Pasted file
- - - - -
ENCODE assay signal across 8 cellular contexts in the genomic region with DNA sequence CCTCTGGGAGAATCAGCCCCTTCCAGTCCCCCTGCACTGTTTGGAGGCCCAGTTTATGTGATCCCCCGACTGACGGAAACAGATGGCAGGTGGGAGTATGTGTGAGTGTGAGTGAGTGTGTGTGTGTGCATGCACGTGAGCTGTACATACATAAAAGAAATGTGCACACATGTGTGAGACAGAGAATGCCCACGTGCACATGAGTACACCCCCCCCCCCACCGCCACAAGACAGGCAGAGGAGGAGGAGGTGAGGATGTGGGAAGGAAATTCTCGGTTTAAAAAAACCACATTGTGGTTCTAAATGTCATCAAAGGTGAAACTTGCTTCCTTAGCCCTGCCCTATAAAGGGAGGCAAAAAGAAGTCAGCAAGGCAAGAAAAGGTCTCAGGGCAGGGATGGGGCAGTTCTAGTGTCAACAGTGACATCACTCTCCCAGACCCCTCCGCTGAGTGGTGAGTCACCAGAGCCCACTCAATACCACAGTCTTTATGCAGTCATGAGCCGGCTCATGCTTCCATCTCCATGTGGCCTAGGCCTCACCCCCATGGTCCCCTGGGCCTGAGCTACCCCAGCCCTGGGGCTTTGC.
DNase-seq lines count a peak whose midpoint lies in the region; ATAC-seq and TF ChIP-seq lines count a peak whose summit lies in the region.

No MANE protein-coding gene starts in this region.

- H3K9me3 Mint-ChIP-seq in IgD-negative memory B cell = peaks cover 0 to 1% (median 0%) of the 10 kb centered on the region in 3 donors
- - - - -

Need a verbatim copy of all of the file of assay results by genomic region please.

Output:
ENCODE assay signal across 8 cellular contexts in the genomic region with DNA sequence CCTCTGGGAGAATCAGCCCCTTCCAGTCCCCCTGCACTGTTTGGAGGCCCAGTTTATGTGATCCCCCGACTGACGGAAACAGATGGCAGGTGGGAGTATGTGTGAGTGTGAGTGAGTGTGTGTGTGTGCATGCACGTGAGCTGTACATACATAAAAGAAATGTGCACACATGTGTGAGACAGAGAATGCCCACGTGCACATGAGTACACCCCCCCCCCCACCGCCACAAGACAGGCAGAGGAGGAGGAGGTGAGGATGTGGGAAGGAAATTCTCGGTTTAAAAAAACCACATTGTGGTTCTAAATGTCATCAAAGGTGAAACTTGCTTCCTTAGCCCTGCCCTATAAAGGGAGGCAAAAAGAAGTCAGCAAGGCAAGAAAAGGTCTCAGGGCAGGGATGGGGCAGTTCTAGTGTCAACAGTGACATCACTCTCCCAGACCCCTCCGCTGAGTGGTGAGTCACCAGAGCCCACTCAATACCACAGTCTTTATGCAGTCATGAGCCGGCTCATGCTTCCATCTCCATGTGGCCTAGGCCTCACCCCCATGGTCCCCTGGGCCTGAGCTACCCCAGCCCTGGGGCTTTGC.
DNase-seq lines count a peak whose midpoint lies in the region; ATAC-seq and TF ChIP-seq lines count a peak whose summit lies in the region.

No MANE protein-coding gene starts in this region.

- H3K9me3 Mint-ChIP-seq in IgD-negative memory B cell = peaks cover 0 to 1% (median 0%) of the 10 kb centered on the region in 3 donors